15 december 2008

European unity carries a price
Financial Times editorial December 15 2008

No one disputes that fighting climate change has become a harder sell as a result of the financial and economic crises sweeping the globe. But the concessions made to heavy industries at Friday’s summit of EU leaders are a high price to pay for political unity.

In a race to protect their economic interests as recession bites, EU member states ensured that the winners in a weakened plan to require utilities and manufacturers to buy pollution permits via auction will be German metalbashers and Poland’s power stations.

The European Union, which created the single market and the euro, should have delivered more last week. Its target to cut carbon dioxide emissions by a fifth from 1990 levels by 2020 requires bold action. But the summit communiqué fell short of what will be needed to inject momentum into United Nations-led efforts to reach a wider international agreement in 2009.

To have struck a deal is a much better outcome than if the meeting had broken up in acrimony. But the questions remains: how can the EU expect to persuade China and India to act when its cement, chemicals, steel and other heavy industries will be shielded from much of the cost of buying tradeable permits, especially since they are being given almost a third of them free?

Many manufacturers will, more-over, be exempted from paying for most of their permits on the grounds non-EU rivals could gain an advantage. Poland, with its partial exemptions, has less incentive to close coal-burning plants soon.

These concessions do not reflect well on Europe. They will frustrate efforts to make polluters pay for emissions, an essential step in fighting climate change. Indeed, the risk is that some of them will reap windfall profits, just as the utilities did under the EU’s original and flawed emissions trading scheme. One of the biggest losers may be the taxpayer as revenues from auctioning permits will be diminished.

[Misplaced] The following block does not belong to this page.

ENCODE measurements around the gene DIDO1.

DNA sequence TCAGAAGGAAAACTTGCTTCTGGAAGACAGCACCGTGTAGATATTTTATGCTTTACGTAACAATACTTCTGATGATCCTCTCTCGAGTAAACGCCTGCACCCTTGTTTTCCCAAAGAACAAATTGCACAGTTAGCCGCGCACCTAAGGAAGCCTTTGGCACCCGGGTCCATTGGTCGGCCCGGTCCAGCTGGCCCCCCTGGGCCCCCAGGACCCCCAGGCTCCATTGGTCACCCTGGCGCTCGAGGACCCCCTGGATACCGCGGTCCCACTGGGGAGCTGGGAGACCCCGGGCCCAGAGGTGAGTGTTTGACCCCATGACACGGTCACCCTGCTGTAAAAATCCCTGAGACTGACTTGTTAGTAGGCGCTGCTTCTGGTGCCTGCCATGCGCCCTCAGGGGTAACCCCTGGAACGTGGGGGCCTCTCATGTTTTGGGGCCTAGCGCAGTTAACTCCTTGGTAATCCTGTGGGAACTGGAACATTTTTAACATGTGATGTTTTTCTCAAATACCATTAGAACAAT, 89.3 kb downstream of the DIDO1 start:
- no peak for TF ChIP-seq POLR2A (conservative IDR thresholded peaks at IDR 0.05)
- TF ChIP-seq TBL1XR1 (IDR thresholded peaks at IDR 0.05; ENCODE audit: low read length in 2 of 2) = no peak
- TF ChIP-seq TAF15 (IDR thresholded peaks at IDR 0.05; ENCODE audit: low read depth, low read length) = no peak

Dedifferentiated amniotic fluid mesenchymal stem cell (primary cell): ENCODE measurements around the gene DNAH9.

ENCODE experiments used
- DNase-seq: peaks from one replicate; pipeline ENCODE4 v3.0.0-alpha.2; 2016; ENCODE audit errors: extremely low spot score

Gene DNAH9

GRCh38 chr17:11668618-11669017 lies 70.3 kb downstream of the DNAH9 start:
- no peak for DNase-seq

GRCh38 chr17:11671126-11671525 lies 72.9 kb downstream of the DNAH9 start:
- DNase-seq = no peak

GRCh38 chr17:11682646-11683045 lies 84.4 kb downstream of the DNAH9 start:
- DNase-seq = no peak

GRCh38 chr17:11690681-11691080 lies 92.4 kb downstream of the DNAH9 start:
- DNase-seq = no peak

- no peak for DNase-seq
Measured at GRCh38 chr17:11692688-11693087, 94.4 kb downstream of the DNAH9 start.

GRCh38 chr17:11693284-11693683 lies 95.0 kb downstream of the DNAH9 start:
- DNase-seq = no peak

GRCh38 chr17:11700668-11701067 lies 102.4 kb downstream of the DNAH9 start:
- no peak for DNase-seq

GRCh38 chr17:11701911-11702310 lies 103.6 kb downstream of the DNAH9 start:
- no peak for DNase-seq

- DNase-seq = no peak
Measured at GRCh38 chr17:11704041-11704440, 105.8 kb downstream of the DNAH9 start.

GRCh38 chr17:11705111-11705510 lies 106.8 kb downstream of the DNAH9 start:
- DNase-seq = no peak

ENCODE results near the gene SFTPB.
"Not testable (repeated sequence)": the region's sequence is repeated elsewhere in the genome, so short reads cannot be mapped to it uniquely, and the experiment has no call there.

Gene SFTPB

It is tempting, now that the world’s richest economies are grappling with recession, to relax about the urgency of tackling global warming. But to focus on the immediate risks to industry and jobs at the expense of the threat posed by rising temperatures misses an important point. Decisions taken today will shape events decades ahead. It may be too late to stop the planet heating up, but the rate at which temperatures rise must slow.

It was easy for Europe to posture as leaders on climate change while George W. Bush was in the White House. The EU now needs to show more conviction if it is to persuade Barack Obama to follow its lead.

Copyright The Financial Times Limited 2008

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